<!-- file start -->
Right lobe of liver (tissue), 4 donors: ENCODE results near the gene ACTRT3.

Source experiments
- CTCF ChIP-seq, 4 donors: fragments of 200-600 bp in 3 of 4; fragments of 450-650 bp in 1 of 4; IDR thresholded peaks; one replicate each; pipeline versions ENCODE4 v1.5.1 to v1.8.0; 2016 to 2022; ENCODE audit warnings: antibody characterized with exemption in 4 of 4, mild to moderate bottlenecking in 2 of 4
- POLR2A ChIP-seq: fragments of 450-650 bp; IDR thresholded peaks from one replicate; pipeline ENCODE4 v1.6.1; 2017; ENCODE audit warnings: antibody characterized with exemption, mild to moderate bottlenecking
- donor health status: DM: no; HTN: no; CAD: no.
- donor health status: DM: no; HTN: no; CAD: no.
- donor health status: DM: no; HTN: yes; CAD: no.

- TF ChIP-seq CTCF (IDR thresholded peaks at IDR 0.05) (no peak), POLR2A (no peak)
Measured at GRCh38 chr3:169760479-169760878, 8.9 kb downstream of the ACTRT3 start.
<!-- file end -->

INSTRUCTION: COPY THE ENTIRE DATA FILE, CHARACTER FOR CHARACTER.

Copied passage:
Right lobe of liver (tissue), 4 donors: ENCODE results near the gene ACTRT3.

Source experiments
- CTCF ChIP-seq, 4 donors: fragments of 200-600 bp in 3 of 4; fragments of 450-650 bp in 1 of 4; IDR thresholded peaks; one replicate each; pipeline versions ENCODE4 v1.5.1 to v1.8.0; 2016 to 2022; ENCODE audit warnings: antibody characterized with exemption in 4 of 4, mild to moderate bottlenecking in 2 of 4
- POLR2A ChIP-seq: fragments of 450-650 bp; IDR thresholded peaks from one replicate; pipeline ENCODE4 v1.6.1; 2017; ENCODE audit warnings: antibody characterized with exemption, mild to moderate bottlenecking
- donor health status: DM: no; HTN: no; CAD: no.
- donor health status: DM: no; HTN: no; CAD: no.
- donor health status: DM: no; HTN: yes; CAD: no.

- TF ChIP-seq CTCF (IDR thresholded peaks at IDR 0.05) (no peak), POLR2A (no peak)
Measured at GRCh38 chr3:169760479-169760878, 8.9 kb downstream of the ACTRT3 start.